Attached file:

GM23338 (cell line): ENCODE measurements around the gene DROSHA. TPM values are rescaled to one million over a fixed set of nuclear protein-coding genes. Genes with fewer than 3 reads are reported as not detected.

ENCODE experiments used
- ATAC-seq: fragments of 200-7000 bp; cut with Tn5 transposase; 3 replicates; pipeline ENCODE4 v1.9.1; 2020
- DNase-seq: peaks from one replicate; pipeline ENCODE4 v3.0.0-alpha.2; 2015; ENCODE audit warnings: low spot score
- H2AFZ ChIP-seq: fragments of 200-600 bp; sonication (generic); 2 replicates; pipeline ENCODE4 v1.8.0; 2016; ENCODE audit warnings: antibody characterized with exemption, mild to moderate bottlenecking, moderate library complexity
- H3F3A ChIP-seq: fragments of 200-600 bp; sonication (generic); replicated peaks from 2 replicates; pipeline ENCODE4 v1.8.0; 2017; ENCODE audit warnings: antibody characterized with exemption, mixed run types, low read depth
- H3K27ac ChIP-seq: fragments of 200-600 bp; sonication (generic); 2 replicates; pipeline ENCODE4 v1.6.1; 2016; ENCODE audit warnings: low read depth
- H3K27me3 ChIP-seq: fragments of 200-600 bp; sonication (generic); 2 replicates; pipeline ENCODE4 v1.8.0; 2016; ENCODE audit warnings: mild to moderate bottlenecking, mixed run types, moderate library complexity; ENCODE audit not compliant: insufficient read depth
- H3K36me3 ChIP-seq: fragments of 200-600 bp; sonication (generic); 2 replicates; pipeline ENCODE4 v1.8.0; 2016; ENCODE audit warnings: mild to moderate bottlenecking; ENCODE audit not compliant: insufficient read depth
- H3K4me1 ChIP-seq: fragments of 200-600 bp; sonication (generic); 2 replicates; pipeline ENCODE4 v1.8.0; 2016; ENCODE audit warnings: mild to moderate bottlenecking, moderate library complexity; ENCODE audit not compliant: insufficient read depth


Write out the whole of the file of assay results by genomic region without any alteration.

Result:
GM23338 (cell line): ENCODE measurements around the gene DROSHA. TPM values are rescaled to one million over a fixed set of nuclear protein-coding genes. Genes with fewer than 3 reads are reported as not detected.

ENCODE experiments used
- ATAC-seq: fragments of 200-7000 bp; cut with Tn5 transposase; 3 replicates; pipeline ENCODE4 v1.9.1; 2020
- DNase-seq: peaks from one replicate; pipeline ENCODE4 v3.0.0-alpha.2; 2015; ENCODE audit warnings: low spot score
- H2AFZ ChIP-seq: fragments of 200-600 bp; sonication (generic); 2 replicates; pipeline ENCODE4 v1.8.0; 2016; ENCODE audit warnings: antibody characterized with exemption, mild to moderate bottlenecking, moderate library complexity
- H3F3A ChIP-seq: fragments of 200-600 bp; sonication (generic); replicated peaks from 2 replicates; pipeline ENCODE4 v1.8.0; 2017; ENCODE audit warnings: antibody characterized with exemption, mixed run types, low read depth
- H3K27ac ChIP-seq: fragments of 200-600 bp; sonication (generic); 2 replicates; pipeline ENCODE4 v1.6.1; 2016; ENCODE audit warnings: low read depth
- H3K27me3 ChIP-seq: fragments of 200-600 bp; sonication (generic); 2 replicates; pipeline ENCODE4 v1.8.0; 2016; ENCODE audit warnings: mild to moderate bottlenecking, mixed run types, moderate library complexity; ENCODE audit not compliant: insufficient read depth
- H3K36me3 ChIP-seq: fragments of 200-600 bp; sonication (generic); 2 replicates; pipeline ENCODE4 v1.8.0; 2016; ENCODE audit warnings: mild to moderate bottlenecking; ENCODE audit not compliant: insufficient read depth
- H3K4me1 ChIP-seq: fragments of 200-600 bp; sonication (generic); 2 replicates; pipeline ENCODE4 v1.8.0; 2016; ENCODE audit warnings: mild to moderate bottlenecking, moderate library complexity; ENCODE audit not compliant: insufficient read depth